Vatican Monsignor Confesses to Church Court He Leaked Documents
By Rosie Scammell
Religion News Service
March 14, 2016
|Italian laywoman Francesca Chaouqui arrives at the Vatican for her trial March 14, 2016. Chaouqui is one of five people on trial for leaking confidential documents, which led to the publication last year of two books. Photo courtesy REUTERS/Alessandro Bianchi|
A Spanish priest has confessed to leaking secret Vatican information to journalists, telling a Holy See court he felt trapped and in danger, especially from an Italian co-worker he had fallen for.
Monsignor Angelo Lucio Vallejo Balda told the court on Monday (March 14) that he passed information to two Italian journalists, Gianluigi Nuzzi and Emiliano Fittipaldi, who in November published books featuring the confidential documents on Vatican financial misfeasance and Pope Francis’ efforts to overhaul the system.
“Yes, I passed documents,” said Vallejo, who was appointed to a commission tasked with advising the pope on reforming the Vatican administration. “I did it spontaneously, probably not fully lucid,” the Associated Press reported.
Included in the information he gave to Nuzzi was a five-page document containing 87 passwords which gave the reporter access to the committee’s work.
The Spanish priest said he handed over information because he felt scared and in a situation he couldn’t get out of.
During the three-hour testimony, he spoke critically of one of the other five defendants in the unprecedented trial, Francesca Chaouqui, an Italian PR consultant he said he was attracted to. Vallejo said Chaouqui introduced him to both journalists.
Vallejo’s lawyer said Chaouqui had a “seductive personality.” But Vallejo said he grew increasingly fearful of her and her husband, and said the couple began sending him increasingly threatening text messages.
Chaouqui, a fellow committee member, allegedly told the priest she was the “number two” of the Italian secret services. Vallejo said she was angry at not being given a Vatican post after the conclusion of the committee’s work in 2015, and told him “the mafia” was the only way to get help.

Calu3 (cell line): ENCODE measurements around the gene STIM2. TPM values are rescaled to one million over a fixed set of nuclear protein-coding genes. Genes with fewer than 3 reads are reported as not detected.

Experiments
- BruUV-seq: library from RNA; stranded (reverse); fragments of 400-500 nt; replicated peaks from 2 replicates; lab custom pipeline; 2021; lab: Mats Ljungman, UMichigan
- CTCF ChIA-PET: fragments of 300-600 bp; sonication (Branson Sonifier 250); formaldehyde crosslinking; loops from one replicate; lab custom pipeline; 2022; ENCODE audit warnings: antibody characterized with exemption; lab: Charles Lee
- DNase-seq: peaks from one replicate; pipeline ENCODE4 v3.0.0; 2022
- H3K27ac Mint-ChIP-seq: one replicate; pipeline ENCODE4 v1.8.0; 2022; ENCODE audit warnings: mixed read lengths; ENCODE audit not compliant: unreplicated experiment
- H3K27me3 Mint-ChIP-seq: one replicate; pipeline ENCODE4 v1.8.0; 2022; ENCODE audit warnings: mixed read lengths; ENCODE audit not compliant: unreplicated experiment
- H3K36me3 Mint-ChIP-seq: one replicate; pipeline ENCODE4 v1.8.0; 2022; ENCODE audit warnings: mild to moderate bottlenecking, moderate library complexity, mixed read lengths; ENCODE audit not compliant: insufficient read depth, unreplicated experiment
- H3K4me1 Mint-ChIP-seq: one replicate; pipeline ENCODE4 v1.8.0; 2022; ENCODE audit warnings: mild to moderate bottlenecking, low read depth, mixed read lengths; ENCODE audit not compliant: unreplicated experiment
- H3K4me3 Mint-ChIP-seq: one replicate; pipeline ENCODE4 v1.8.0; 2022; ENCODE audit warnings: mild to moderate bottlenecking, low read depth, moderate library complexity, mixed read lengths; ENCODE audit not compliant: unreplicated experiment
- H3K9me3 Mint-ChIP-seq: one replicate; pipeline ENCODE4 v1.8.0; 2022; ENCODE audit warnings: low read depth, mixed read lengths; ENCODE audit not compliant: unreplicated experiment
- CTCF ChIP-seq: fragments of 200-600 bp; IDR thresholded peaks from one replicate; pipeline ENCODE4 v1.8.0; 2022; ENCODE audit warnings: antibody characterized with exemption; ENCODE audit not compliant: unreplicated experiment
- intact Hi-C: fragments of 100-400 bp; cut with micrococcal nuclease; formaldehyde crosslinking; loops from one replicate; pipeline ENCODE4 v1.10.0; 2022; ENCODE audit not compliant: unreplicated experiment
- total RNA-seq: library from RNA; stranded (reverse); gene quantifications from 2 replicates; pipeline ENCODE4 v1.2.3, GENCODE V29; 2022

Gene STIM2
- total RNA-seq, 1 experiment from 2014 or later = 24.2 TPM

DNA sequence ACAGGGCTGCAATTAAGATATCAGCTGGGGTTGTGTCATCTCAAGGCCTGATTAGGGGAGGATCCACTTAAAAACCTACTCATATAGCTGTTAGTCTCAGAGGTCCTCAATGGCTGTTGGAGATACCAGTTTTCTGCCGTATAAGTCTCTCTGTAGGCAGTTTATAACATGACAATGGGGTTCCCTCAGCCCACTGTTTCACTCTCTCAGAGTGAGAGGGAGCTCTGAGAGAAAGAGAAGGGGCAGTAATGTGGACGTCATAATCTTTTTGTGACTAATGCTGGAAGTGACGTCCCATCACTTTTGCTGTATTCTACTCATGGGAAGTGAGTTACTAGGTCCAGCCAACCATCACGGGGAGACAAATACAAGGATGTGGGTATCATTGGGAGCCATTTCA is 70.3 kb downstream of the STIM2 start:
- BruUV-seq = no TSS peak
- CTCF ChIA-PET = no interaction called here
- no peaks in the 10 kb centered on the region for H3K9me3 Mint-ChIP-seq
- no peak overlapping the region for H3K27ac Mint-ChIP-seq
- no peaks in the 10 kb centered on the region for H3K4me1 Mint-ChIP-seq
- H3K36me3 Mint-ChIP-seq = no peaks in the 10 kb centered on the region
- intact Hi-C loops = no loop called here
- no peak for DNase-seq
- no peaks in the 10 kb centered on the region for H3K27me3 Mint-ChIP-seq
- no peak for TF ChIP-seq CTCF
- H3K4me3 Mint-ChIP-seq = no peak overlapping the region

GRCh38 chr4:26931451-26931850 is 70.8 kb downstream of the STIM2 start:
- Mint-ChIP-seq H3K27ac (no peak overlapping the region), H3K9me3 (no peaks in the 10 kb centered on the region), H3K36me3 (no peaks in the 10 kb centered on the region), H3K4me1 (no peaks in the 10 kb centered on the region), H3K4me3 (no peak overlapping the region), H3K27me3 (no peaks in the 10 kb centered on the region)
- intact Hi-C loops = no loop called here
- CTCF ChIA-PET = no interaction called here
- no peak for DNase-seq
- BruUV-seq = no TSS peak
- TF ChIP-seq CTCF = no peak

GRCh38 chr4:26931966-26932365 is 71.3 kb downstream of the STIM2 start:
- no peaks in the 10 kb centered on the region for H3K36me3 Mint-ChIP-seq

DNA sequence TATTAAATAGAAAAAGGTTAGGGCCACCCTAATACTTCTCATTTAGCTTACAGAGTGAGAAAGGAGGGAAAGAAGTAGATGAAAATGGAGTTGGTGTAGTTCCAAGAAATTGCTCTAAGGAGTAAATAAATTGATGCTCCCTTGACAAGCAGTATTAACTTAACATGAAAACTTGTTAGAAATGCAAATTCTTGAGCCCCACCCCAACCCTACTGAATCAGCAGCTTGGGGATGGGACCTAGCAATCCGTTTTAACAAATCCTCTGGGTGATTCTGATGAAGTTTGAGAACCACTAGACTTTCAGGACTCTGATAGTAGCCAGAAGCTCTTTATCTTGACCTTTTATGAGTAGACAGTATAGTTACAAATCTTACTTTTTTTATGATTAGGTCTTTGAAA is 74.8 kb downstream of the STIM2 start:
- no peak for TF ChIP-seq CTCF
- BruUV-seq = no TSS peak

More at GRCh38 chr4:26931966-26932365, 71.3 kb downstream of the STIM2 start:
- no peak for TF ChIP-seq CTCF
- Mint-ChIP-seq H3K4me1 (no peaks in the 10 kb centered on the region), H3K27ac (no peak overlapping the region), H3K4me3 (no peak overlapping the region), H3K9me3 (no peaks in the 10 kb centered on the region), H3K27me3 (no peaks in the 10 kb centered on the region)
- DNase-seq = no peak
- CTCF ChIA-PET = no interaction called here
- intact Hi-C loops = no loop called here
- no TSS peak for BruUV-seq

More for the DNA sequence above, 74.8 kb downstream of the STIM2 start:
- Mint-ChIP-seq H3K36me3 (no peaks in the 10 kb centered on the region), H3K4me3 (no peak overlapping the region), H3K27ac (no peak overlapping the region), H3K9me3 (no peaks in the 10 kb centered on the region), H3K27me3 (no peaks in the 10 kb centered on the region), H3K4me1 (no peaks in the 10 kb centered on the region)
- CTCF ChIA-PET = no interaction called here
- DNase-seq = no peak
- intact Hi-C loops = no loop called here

Chaouqui, who is pregnant, was in court on Monday and repeatedly got up from her seat during the priest’s testimony. Nuzzi was absent but will be given the opportunity to testify if he appears at a later court date, the Vatican said.
The priest testified that he believed he was being watched and that his e-mail account had already been breached when he gave information to Nuzzi and Fittipaldi, who are facing charges along with Vallejo’s assistant, Nicola Maio.
The priest said some of the documents which appeared in Nuzzi’ book, “Merchants in the Temple,” appeared to be earlier versions of those he handed over, suggesting the journalist had another source.
The Holy See was embarrassed and angered by the books, which it said used information that should never have been allowed to leave the walls of the city state.
Prosecutors said the three Vatican officials formed “an organized criminal association” with the aim of “divulging information and documents concerning the fundamental interests of the Holy See and the State.”
The Vatican has been sharply criticized by press freedom advocates for putting the journalist on trial.
Vallejo’s testimony will continue on Tuesday and he will meanwhile remain in a Holy See jail, where he was moved after breaking the terms of his bail, the Vatican said.
The high-profile trial resumed this week following a three-month break while investigators gathered deleted computer and cell phone evidence.